I previously contested the analysis of CNN's allegations of crimes found or criminal acts in the Trump administration. Much of this analysis has proven to be wrong, including the breathless reports of Russian collusion with the campaign. This does not reflect agreement with the underlying actions, which I have also condemned by detaching the analysis from a controlling legal authority. What also concerns me is how the expansive views on criminal or punishable behavior are often combined with highly technical and narrow views on such accusations against Trump critics like Rangappa's defense of James Comey.
The suggestion that Barr should be indicted is seen as the only possible option because "the special law provisions do not provide for an investigation of a potentially corrupt AG – because a corrupt AG would never rely on the provisions to investigate itself." The fact is that Barr's actions can be examined by the Inspector General or by Congress. In fact, I supported Congress in asking for answers to all of the outstanding questions.
The only imperative basis for impeaching a cabinet member would be credible evidence of a crime like disability. Rangappa does not bother to quote such clear evidence. In fact, reports from reputable journalists like NBC's Pete Williams have cited several sources, saying that this move had nothing to do with Trump's investigation. In fact, as I wrote earlier, it didn't make much sense since there have been no reports of disruptions since Barr took office. These investigations continued unimpeded. Barr himself asked the SDNY staff to report such disruptions to the Inspector General and reiterated his position that the underlying investigations should continue without interruption.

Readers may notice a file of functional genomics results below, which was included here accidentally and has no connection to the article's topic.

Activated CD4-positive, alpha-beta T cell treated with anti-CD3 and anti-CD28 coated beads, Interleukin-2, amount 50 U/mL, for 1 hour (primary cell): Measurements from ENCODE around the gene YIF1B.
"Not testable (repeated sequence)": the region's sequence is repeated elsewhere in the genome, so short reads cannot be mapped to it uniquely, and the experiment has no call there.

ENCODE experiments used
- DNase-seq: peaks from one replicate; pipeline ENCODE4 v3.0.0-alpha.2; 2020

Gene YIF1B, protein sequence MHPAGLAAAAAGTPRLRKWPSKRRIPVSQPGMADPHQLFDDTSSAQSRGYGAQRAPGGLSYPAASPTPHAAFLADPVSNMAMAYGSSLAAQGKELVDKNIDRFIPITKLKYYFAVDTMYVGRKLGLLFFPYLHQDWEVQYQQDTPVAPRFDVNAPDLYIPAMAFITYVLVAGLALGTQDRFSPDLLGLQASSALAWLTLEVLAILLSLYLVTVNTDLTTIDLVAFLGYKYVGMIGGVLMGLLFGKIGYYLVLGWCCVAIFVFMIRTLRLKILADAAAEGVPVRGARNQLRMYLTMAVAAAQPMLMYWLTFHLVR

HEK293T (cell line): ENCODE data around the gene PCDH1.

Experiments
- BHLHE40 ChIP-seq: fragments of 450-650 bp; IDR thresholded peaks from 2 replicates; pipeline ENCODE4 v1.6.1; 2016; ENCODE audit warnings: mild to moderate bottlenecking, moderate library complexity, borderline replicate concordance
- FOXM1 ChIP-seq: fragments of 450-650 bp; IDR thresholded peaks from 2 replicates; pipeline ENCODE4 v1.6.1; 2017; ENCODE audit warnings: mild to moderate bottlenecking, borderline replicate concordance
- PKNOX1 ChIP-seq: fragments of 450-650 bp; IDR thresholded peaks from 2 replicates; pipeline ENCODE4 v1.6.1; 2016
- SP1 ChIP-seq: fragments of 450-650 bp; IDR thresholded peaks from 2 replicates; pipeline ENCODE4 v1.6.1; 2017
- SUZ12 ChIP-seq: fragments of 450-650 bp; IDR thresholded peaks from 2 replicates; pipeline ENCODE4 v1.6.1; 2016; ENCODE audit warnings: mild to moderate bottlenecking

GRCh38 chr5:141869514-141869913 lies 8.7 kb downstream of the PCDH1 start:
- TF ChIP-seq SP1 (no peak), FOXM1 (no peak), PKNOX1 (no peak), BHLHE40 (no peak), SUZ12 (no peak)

In addition to these reports and the lack of evidence, Rangappa still believes Barr should be indicted.
Barr actually raised this issue in an earlier hearing in exchange with Senator Richard Blumenthal (D., Conn.):
Senator Blumenthal (continued). A United States attorney. Would you allow the president to fire a United States attorney and stop an investigation?
General Barr. I wouldn't watch a US attorney fired to stop an investigation, but the president can fire a US attorney. You are an appointment as President.
The point is obvious and correct. The President has a constitutional privilege to select senior officials. No attorney general would contest this right. Rather promised to reject such a change if he wanted to stop an investigation. Barr affirmed the same principle in the Berman affair.
What is the legal basis for impeachment again? Unless impeachment is little more than crude politics, there is usually a minimum of evidence before impeachment, especially if news reports contradict the allegation that it is hindering the judiciary.
So here is a suggestion that might seem a bit naive or old-fashioned. Why not allow Congress to conduct investigations and provide additional evidence, such as an actual step to hinder or hinder political inquiries? It's certainly not a popular approach, but it's a legal one.